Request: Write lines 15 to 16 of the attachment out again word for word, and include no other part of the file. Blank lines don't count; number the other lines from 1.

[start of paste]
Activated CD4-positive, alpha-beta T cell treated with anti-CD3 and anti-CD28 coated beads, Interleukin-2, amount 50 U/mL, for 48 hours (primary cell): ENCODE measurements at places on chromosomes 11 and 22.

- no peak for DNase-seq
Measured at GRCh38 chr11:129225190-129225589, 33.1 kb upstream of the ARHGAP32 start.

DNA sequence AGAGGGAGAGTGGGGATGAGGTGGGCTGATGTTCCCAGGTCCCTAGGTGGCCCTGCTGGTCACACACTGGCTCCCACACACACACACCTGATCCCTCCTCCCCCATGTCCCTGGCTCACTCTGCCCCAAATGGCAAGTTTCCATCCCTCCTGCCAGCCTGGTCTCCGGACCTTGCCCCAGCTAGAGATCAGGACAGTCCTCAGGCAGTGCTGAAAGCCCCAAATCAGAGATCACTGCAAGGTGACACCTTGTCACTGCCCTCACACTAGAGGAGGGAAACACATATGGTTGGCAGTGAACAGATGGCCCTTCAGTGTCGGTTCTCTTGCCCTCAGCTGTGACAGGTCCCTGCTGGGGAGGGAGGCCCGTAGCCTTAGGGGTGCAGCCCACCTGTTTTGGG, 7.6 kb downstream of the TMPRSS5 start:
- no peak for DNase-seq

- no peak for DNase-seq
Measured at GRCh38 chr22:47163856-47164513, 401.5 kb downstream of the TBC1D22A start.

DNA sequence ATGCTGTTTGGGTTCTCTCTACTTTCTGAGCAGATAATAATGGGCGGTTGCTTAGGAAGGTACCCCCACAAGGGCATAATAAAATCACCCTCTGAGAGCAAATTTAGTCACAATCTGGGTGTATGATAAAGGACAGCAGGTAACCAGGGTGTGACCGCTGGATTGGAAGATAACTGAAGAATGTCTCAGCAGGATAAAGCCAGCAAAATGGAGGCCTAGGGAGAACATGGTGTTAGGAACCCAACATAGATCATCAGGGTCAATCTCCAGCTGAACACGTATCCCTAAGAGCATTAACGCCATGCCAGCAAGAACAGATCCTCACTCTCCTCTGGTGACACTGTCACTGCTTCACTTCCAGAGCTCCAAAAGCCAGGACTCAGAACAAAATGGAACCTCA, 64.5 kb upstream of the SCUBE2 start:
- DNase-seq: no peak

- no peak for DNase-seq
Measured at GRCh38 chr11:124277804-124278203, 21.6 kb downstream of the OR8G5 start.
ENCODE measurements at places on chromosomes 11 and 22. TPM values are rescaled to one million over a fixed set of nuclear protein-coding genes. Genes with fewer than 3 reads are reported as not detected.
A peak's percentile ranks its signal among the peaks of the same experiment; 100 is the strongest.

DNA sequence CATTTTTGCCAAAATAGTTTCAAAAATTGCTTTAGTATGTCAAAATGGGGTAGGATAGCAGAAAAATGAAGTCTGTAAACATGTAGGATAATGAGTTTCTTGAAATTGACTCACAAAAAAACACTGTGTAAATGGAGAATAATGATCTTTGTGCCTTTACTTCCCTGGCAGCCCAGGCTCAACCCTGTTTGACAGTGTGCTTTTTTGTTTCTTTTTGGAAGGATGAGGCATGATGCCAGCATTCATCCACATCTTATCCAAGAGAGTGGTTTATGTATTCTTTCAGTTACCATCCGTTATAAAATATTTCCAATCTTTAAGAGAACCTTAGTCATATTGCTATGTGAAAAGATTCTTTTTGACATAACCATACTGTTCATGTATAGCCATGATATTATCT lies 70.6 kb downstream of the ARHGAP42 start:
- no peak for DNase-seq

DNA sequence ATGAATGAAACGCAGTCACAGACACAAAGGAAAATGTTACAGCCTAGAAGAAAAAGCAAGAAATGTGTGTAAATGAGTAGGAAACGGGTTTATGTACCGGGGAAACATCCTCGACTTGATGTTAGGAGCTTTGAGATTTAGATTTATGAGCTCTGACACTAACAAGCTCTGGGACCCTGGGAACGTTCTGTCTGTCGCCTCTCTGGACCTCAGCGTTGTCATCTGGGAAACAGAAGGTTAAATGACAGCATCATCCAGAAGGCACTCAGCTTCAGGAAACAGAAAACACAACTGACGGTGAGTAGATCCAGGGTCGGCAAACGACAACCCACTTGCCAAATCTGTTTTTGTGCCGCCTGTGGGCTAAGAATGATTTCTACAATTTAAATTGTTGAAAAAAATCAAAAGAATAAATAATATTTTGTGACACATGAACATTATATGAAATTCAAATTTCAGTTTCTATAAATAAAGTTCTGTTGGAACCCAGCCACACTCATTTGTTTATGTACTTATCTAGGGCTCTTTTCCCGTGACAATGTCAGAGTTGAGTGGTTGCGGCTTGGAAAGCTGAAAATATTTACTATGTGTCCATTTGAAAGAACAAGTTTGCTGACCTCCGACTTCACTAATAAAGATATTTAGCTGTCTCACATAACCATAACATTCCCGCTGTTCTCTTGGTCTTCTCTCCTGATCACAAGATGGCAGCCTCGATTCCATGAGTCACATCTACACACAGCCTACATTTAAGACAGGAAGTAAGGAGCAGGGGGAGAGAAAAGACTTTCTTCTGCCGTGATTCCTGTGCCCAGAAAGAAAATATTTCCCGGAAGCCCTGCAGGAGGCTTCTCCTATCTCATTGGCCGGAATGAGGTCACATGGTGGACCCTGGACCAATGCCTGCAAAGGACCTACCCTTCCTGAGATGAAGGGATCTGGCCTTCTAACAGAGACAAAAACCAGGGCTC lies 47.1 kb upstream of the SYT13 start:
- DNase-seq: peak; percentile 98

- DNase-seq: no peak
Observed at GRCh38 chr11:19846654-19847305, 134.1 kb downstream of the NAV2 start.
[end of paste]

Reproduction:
- no peak for DNase-seq

DNA sequence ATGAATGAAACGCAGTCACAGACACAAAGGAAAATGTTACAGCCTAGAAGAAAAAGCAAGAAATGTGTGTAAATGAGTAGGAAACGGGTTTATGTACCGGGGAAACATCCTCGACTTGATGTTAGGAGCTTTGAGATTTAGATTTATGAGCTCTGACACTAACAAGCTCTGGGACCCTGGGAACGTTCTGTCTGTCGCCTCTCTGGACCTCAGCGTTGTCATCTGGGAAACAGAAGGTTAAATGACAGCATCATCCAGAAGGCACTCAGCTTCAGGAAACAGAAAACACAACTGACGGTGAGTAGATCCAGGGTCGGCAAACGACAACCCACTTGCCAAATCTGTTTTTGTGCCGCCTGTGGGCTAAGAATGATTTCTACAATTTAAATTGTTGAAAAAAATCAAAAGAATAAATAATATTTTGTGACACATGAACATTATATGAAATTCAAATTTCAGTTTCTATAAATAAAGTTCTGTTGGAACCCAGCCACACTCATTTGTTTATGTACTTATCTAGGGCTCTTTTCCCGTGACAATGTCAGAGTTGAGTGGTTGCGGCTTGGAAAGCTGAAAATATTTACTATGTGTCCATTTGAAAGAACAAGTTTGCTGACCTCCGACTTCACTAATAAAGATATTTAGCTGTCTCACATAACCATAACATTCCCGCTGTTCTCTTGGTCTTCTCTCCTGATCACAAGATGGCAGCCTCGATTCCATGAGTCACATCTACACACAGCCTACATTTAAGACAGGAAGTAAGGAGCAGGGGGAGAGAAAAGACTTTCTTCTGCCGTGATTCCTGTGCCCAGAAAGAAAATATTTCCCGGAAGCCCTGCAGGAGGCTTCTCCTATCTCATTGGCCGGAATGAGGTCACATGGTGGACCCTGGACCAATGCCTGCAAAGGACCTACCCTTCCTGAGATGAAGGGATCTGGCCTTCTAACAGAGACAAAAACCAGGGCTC lies 47.1 kb upstream of the SYT13 start: